Hun­gry lla­mas, lost pass­ports and drunken con­fes­sions in Ja­panese pubs – some­times ad­ven­ture comes look­ing for you, writes NATASHA PUL­LEY.

Gourmet Traveller (Australia) - - OCT -

Nov­el­ist Natasha Pul­ley on lla­mas, lost pass­ports and drunken con­fes­sions.

I’m ter­ri­ble at ad­ven­tures. I like verb ta­bles; I’ve never tried ayahuasca and, de­spite the hints of my Peru­vian land­lady, I never did spon­ta­neously marry some­one from Cusco. I sort of bring or­di­nar­i­ness with me wher­ever I go. That seems in­im­i­cal to hav­ing much fun when trav­el­ling, but I’ve learnt ad­ven­tures grow from more ba­sic cir­cum­stances than I’m prone to imag­ine.

Much more nec­es­sary than a fear­less spirit or zip wires is an ap­ple. Last year I was half­way up Machu Pic­chu try­ing to re­search Inca at­ti­tudes to­wards stone. My guide was telling me about the ru­ins and I was re­ally try­ing to lis­ten be­cause I was there to work, not on hol­i­day, but I was wheez­ing in the al­ti­tude (pa­thetic: it’s only 2400 me­tres; ev­ery­one else was fine) and my con­cen­tra­tion was shot. Then a herd of lla­mas danced past. I wheezed along in pur­suit but lost them – they’re pretty nippy, and springy, and not oxy­gen-de­prived.

Then there was a yell be­hind me and when I turned I got a face­ful of happy llama look­ing for my ap­ple.

Ap­ples: im­por­tant.

It’s im­por­tant as well not to leave your pass­port in the loos at Bei­jing air­port, but even if that hap­pens, things might still turn out well. I re­alised what I’d done only af­ter get­ting on the train that takes you across the air­port. I didn’t speak any Man­darin and the staff didn’t un­der­stand my accent (I’m Bri­tish) and I ended up stranded in the ar­rival hall won­der­ing how the hell to con­tact the em­bassy. But then along came the man I’d sat be­side on the plane — he was a Bei­jing lo­cal who’d been teach­ing in York­shire the pre­vi­ous year — and he col­lared me cheer­fully and did what no English per­son in their right mind would ever do: he took me to lost prop­erty. In Lon­don that would earn you noth­ing more than a scorn­ful look. I did get a scorn­ful look from the lady be­hind the Bei­jing desk, but she also had my pass­port. The clean­ers had handed it in about five min­utes af­ter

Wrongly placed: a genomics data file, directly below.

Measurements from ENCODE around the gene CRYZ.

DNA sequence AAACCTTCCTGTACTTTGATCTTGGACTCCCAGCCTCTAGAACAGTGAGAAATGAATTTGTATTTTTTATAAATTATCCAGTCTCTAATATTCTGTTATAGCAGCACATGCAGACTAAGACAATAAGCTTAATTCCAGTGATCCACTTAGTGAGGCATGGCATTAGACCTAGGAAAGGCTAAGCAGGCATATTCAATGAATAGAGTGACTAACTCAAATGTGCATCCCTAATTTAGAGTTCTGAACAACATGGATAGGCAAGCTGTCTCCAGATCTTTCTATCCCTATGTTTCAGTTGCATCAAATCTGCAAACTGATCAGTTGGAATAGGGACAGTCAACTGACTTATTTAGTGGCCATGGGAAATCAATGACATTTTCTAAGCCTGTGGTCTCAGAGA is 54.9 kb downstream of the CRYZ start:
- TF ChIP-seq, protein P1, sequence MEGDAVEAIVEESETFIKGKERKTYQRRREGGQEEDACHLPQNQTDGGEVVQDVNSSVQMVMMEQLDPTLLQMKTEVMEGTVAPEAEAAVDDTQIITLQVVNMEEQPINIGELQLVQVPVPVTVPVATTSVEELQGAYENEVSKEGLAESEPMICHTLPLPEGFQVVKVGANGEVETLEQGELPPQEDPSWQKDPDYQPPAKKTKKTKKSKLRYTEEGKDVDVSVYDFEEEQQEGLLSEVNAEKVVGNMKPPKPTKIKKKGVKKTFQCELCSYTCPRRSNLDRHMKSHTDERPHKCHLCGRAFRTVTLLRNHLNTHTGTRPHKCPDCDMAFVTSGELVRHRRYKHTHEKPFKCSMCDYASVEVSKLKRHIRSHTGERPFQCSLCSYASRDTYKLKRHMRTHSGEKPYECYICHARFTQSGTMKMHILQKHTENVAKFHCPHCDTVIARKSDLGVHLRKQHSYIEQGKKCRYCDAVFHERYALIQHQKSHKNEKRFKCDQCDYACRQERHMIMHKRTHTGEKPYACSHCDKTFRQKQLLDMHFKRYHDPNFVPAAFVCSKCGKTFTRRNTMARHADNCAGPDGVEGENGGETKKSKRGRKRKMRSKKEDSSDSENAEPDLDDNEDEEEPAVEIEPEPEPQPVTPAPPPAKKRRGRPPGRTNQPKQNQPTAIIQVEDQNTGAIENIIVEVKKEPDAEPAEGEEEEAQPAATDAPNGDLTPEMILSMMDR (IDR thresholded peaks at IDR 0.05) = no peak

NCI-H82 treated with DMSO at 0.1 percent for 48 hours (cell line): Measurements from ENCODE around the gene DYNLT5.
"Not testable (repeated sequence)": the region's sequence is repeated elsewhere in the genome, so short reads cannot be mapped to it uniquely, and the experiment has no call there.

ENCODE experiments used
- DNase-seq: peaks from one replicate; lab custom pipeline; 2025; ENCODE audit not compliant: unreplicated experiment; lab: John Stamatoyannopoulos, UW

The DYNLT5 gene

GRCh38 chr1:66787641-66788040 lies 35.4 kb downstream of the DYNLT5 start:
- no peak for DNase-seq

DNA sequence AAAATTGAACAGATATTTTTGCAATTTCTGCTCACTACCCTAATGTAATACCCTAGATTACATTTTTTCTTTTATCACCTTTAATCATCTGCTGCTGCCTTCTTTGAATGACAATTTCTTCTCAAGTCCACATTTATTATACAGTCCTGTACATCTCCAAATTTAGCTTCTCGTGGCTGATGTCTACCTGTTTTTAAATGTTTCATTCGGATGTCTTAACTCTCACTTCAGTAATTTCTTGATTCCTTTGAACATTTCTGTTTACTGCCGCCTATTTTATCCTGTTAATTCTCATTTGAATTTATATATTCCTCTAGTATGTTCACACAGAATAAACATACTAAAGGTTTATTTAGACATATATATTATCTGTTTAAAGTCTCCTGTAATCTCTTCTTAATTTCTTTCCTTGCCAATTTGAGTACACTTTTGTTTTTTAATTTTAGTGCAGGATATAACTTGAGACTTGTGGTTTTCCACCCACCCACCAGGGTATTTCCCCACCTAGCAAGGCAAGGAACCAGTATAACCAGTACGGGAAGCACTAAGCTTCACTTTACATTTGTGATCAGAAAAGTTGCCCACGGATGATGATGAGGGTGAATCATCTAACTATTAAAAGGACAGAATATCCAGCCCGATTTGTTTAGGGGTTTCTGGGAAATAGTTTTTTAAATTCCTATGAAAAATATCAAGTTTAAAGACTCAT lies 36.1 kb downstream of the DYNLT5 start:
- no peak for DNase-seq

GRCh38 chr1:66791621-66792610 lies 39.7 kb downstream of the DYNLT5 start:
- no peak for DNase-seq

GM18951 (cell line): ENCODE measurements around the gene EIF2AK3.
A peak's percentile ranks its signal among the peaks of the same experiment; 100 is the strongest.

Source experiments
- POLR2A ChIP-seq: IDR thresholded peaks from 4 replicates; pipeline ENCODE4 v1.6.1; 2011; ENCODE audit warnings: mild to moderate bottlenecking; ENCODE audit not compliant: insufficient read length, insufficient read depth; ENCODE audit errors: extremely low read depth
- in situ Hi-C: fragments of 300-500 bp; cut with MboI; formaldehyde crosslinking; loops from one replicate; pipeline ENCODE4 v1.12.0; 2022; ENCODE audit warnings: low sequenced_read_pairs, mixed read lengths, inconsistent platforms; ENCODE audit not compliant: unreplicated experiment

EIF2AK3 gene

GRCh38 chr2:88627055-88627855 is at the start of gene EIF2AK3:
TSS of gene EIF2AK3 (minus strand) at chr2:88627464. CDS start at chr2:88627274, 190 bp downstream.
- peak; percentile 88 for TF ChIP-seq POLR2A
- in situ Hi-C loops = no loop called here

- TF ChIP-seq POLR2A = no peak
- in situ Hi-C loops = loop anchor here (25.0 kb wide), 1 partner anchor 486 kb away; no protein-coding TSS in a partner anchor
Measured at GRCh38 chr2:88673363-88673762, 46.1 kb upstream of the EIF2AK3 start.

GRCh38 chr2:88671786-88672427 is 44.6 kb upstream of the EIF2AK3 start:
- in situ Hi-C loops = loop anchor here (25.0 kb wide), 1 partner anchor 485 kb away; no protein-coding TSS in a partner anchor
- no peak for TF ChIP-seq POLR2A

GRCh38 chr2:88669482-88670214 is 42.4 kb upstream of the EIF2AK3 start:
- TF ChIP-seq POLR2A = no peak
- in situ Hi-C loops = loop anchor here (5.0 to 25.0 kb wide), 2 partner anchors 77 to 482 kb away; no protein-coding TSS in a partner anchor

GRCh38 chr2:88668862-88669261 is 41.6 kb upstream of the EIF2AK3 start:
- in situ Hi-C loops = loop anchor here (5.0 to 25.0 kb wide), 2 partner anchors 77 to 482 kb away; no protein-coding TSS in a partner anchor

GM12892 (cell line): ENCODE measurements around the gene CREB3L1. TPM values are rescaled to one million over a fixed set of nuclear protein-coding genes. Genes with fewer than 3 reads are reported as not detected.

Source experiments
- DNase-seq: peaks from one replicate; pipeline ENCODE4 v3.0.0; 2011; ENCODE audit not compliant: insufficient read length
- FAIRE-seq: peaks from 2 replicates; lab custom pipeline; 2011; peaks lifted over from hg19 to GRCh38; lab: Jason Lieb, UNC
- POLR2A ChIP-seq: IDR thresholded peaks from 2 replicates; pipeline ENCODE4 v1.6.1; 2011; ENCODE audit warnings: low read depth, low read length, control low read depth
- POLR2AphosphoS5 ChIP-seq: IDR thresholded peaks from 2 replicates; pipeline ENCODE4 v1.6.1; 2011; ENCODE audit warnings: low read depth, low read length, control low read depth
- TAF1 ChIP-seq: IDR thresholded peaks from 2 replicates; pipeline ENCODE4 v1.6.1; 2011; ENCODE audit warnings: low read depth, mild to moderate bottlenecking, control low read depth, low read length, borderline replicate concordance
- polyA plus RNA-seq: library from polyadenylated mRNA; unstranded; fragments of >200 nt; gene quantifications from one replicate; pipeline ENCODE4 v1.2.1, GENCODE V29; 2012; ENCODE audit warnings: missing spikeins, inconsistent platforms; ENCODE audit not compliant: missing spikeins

I’d lost it. It had beaten me across the air­port.

While I’m on the joy of or­di­nary things, I need to say that one of the best as­pects of liv­ing in Ja­pan has noth­ing to do with tem­ples or samu­rai his­tory; it’s pubs.

Bureikou means putting aside rank. It’s an old idea, and these days it in­volves a bunch of peo­ple who work to­gether go­ing to the pub and get­ting drunk, with one rule: what­ever is said in the pub, stays there. It’s es­pe­cially im­por­tant in Tokyo, where work­ing life is dom­i­nated by big cor­po­ra­tions and their pun­ish­ing stan­dards of be­hav­iour. A ses­sion at the pub is a chance to loosen up, and it works. Peo­ple of usu­ally f linty aus­ter­ity con­fess to af­fairs, mad things done abroad, se­cret PhDs, but even when noth­ing spec­tac­u­lar gets aired it’s still very funny.

My favourite pub story was from a man who worked for the army. The English word “at­tack” has been ab­sorbed into Ja­panese as at­tack o suru, but rather than mean­ing an as­sault, it’s slang for try­ing to pull a girl. This means it’s rather a false friend; Ja­panese men of­ten as­sume “at­tack” in stan­dard English means to pull or to score.

Which causes con­fu­sion and alarm if you’re a Ja­panese sol­dier speak­ing English to for­eign­ers, and you men­tion you’re about to at­tack a woman.

I get ner­vous trav­el­ling, but I have a mantra now: check lost prop­erty, go to the pub, and al­ways bring an ap­ple. ●

Natasha Pul­ley’s sec­ond novel, The Bed­lam

Stacks, fol­lows the tri­als of a 19th-cen­tury ex­pe­di­tion to find qui­nine in the Peru­vian Ama­zon (Blooms­bury, $29.99).

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